Sara wants to make sure that she doesn’t slip into a particular style and so she is always open to different ideas and influences. This explains her many collaborations over the years. Indeed, she doesn’t actually believe in the myth of the individual as a creative genius. But her urge for innovation also has much to do with her vision of the profession itself: “I don’t see graphic design as something that revolves around a visual ‘imprint’, the stamp of the designer, but around ideas. How an idea will eventually look depends on the assignment, the client and the context. And I don’t want to end up repeating myself, because I’ll stop learning. For example, there was a time when I designed lots of art books, but started feeling that I wasn’t making enough progress. After a while you get to know the tricks of the trade and it is like flying on autopilot.” Her aversion to the very latest trends and her fear of repeating herself are deeply engrained: “Clients often approach me because they have seen something in my work and would like something similar. For example Kunsthal Charlottenborg in Copenhagen had seen my work for Wiels, with all those vivid colours. I did a project for them that involved lots of black!” [Laughs]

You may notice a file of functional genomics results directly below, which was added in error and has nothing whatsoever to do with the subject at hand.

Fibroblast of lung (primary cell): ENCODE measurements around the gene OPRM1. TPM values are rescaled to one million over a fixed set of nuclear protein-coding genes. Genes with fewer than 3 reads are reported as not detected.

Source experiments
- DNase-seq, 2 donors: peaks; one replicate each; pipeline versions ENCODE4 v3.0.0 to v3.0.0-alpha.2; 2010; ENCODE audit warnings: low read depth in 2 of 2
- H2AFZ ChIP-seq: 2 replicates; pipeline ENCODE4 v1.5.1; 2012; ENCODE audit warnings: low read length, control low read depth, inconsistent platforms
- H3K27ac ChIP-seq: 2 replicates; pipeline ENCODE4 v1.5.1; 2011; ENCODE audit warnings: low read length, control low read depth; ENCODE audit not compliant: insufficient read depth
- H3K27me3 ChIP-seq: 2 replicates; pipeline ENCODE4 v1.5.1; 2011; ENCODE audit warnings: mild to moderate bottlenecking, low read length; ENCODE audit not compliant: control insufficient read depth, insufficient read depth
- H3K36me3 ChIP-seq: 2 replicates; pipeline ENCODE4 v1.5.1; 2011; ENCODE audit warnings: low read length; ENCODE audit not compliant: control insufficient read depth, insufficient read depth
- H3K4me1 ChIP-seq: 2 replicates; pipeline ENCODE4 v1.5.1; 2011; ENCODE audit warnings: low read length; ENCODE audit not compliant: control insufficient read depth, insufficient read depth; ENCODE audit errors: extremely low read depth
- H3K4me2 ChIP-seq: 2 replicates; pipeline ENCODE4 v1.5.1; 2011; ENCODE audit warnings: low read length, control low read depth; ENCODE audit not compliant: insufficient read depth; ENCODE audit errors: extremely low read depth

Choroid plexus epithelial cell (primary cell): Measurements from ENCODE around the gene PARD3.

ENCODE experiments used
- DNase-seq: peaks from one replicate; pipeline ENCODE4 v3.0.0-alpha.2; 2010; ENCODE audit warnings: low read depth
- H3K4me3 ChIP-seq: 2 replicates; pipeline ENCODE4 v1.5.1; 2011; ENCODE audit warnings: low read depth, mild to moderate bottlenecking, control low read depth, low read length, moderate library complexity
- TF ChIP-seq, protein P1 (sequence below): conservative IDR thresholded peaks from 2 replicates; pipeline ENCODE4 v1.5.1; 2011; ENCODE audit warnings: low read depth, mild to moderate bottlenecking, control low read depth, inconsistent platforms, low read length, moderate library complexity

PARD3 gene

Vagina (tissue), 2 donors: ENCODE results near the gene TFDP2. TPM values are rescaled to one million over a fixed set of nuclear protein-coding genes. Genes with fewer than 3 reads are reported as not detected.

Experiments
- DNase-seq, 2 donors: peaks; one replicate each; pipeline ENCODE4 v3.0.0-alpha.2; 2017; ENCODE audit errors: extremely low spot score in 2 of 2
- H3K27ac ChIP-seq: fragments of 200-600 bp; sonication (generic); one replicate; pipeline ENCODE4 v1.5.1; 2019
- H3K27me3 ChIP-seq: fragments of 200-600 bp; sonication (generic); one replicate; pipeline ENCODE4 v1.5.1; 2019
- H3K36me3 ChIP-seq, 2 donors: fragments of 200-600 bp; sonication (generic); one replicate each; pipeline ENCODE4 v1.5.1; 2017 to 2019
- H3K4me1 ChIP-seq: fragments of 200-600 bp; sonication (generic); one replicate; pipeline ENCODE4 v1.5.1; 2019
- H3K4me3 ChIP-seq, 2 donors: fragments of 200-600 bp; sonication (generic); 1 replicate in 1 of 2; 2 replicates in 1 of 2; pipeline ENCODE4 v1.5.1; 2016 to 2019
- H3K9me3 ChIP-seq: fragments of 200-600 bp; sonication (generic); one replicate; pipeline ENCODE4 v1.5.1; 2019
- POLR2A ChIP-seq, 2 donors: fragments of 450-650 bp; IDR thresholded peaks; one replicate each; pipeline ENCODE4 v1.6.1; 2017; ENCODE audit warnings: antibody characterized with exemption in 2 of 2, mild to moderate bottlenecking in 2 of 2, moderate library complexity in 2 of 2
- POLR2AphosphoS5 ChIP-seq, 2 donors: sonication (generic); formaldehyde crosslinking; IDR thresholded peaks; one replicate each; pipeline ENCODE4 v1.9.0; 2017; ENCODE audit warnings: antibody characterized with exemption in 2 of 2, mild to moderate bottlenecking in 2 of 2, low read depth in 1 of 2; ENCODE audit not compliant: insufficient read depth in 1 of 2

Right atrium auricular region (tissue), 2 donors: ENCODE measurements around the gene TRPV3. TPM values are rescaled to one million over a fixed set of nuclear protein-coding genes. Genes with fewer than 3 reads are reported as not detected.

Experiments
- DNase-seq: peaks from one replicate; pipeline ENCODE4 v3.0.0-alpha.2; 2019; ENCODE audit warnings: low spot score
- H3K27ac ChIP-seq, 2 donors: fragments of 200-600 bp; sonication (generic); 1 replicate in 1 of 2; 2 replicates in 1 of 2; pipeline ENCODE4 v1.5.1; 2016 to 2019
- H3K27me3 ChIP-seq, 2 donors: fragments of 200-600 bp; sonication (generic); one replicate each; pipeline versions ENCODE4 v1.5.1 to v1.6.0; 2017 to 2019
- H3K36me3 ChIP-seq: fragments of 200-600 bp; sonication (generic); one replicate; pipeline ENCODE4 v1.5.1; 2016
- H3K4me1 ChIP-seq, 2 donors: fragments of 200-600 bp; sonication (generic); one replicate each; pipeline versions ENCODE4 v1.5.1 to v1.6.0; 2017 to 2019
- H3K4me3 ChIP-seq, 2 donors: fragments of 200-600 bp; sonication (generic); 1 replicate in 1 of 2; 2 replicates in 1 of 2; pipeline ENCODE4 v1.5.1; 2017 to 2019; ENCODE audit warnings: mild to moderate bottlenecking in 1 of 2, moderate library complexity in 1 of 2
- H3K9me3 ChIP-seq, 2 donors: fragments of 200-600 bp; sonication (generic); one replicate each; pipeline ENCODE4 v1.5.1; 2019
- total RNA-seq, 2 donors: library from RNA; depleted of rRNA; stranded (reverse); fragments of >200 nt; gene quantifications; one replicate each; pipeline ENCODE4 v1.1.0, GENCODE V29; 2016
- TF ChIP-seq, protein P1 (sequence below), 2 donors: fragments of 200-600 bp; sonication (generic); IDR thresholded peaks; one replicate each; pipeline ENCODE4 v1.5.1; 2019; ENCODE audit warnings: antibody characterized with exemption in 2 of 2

Rather than a style, she allows her projects to be guided by a way of doing things, an approach. That approach tends to centre on the development of a strong concept, and that can mean that it is not always easy to find clients: “The fact that I babble so much about things, that I question everything, might scare a few clients off. I sometimes notice that other agencies win pitches because they simply do what is asked of them.” This doesn’t mean that Sara is hard work, or an ‘awkward customer’. On the contrary. Her critical disposition simply means that she likes to seek with an open mind the untapped potential of an assignment. She likes to think along with the client so that he gets all he can from the interaction.